Below: In late 2002 the Chief of Navy, VADM Chris Ritchie, refused Provisional acceptance of the aircraft as there were still significant shortcomings, but that decision was reversed the following year by the Minister of the Day, Robert Hill, who announced that Defence would accept it in an ‘Interim Training Helicopter Configuration’ – ostensibly to allow aircrew training to progress. One of the conditions of this configuration was that it could only be flown by qualified Flight Test personnel, however. which effectively negated training value for any other aircrew.
In the meantime, other airframes were arriving. No. 3 production aircraft arrived in Sydney harbour via the merchant ship “Talabot” on 10 January 2002, and was unloaded at midnight and flown to Nowra later that morning by Kaman pilot John McDonagle and SMA pilot, Mark Henschke. Also on the same vessel was No. 7 aircraft, which was only partly assembled and cocooned. It was transported by road to Albatross on 15 January for assembly by Kaman’s sub-contractor on the ground, Safe-Air Limited. Four other aircraft were reportedly also with Safe-Air at the time. Above: L-R. Neil Kelly, Keith Boot, Andy Rowe, John McGonagle, Jason Smith and Mark Henschke (ex-RAN test pilot). Photo courtesy of Kaman Aerospace.
Few regular Navy/FAAA publications of the time contained much Seasprite coverage, and Slipstream was no exception. The poor quality image on the left appeared in the June 2003 version with a brief note to say that severe cracking had been detected on one of the aircraft. No other reference to cracking has been found, however, so we can’t throw any further light on it at this time. Interestingly, when Kaman refurbished the original SH2F airframes they had to do far more work than first anticipated. Reliable reports suggest that only about 30% of the original structure remained, mostly in the tail section – although the extensive work on the nose bay of the aircraft to the left suggests the cracking may have been there.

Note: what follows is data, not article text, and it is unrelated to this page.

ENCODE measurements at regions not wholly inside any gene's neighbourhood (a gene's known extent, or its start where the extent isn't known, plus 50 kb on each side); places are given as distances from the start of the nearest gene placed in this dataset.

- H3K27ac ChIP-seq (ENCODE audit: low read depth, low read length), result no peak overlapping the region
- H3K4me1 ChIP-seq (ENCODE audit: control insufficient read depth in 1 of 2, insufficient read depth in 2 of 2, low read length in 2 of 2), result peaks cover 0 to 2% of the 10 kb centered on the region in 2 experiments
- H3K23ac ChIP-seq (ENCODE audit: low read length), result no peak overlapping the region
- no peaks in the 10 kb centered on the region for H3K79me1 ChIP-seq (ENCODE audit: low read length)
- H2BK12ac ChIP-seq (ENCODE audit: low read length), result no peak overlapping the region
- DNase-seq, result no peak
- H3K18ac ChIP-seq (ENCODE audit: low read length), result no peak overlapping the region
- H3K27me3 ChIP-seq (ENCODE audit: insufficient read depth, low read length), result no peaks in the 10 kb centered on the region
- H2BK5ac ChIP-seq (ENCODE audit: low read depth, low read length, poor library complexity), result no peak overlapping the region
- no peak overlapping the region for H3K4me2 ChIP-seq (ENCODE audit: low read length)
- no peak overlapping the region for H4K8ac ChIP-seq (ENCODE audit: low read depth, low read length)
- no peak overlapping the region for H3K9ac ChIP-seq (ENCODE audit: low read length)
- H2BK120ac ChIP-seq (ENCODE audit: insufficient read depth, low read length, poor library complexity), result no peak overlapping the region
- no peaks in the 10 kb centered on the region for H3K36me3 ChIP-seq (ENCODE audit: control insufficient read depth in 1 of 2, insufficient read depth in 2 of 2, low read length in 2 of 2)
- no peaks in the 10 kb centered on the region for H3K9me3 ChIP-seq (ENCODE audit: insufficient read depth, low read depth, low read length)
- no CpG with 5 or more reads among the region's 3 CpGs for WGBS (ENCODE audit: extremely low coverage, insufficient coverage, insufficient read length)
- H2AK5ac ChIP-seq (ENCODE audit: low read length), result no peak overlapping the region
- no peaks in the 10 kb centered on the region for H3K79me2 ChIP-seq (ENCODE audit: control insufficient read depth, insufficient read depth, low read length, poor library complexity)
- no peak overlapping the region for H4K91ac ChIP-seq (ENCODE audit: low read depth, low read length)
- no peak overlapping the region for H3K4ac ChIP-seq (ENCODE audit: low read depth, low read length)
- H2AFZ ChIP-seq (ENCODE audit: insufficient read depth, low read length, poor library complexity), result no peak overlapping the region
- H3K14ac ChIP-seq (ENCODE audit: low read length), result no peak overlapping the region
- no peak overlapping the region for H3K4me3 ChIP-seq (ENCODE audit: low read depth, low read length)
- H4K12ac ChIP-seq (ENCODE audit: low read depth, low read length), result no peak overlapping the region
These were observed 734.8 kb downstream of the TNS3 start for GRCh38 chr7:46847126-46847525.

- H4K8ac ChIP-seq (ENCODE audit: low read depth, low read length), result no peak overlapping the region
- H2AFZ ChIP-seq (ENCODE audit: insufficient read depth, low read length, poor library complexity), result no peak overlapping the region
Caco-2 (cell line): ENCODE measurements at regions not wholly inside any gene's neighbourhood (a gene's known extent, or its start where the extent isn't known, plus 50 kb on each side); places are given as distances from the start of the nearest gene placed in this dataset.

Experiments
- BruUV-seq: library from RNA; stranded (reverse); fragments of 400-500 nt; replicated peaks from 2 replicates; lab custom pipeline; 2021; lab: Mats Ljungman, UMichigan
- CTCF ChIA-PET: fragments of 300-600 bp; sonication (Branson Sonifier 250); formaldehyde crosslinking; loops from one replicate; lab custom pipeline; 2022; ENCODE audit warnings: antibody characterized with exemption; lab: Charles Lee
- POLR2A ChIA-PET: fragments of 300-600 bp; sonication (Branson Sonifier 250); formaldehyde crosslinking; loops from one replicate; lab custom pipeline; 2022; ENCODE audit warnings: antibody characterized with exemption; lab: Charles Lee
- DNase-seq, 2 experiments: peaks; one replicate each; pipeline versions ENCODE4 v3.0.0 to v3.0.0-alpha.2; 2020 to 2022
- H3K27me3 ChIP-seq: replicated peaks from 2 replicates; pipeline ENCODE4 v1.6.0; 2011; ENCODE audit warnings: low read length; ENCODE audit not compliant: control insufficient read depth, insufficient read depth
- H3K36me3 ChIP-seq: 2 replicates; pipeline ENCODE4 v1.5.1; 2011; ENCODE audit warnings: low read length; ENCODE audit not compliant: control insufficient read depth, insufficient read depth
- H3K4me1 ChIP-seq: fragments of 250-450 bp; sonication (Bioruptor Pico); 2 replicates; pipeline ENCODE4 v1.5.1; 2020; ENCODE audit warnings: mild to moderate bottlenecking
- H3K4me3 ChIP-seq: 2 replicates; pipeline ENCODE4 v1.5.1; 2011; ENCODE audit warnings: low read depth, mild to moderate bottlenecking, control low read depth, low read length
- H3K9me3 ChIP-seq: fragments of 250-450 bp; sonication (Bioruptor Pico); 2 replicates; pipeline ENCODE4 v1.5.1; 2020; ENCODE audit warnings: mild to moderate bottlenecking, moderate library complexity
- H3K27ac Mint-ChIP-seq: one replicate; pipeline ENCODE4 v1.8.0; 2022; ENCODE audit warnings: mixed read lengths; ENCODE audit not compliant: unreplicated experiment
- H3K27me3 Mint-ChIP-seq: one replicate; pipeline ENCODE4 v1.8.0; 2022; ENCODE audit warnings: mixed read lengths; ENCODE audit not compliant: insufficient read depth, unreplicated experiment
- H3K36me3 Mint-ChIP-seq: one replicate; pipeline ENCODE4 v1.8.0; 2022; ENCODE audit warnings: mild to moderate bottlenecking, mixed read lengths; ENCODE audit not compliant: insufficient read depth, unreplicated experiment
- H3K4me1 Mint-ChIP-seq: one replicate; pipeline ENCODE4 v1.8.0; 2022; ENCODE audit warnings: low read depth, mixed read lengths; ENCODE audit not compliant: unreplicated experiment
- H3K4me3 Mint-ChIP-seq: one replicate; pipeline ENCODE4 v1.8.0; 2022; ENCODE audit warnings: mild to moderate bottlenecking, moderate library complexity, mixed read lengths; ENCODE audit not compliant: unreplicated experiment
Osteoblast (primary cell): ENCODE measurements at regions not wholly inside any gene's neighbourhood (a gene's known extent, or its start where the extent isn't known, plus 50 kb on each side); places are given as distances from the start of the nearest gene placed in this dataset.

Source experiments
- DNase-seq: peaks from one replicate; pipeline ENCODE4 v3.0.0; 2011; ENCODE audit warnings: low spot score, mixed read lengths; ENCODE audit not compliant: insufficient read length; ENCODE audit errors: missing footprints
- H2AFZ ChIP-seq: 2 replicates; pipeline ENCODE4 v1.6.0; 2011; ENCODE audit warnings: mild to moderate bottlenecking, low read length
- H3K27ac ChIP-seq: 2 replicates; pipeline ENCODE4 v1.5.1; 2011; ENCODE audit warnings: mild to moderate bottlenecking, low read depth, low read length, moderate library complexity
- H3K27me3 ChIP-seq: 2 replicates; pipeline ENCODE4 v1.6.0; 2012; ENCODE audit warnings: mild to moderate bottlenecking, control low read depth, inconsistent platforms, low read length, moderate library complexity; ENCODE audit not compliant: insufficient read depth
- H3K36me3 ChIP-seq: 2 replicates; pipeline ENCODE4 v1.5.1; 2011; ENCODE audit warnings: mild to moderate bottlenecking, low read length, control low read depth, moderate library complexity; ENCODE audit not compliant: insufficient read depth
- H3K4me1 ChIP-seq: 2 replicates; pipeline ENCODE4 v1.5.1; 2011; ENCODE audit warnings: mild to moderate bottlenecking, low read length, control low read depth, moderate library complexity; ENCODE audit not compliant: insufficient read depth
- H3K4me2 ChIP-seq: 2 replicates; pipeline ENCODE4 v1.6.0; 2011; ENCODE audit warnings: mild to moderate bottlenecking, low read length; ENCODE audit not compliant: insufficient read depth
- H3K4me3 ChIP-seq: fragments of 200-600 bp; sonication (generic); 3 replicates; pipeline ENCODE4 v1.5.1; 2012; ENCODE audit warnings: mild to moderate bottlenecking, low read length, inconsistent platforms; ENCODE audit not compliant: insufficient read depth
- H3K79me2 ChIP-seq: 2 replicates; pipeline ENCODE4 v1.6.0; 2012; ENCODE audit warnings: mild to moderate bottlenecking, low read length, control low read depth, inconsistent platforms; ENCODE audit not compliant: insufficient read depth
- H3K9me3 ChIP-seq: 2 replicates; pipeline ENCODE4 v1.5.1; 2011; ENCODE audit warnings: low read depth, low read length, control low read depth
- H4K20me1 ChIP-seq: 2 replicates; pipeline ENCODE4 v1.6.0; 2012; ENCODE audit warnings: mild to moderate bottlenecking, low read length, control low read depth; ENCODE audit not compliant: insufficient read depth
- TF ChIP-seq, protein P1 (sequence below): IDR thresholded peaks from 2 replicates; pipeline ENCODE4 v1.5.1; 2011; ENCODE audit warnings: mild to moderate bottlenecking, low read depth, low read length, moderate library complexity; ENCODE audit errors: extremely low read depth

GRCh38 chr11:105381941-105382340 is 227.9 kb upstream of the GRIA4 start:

Below. With the aircraft provisionally released – albeit with restrictions upon it – more of them were allocated to 805 Squadron. The photo below doubtless took pride of place somewhere in the Squadron building as it showed the aircraft types with which 805 had been equipped over the years: the Hawker Sea Fury on the right, De Havilland Sea Venom behind, the McDonnell-Douglas Skyhawk left and – at last – the Kaman SH2G(A) Seasprite. By then the old control tower had been demolished too – the new one can be seen in the background. (RAN image)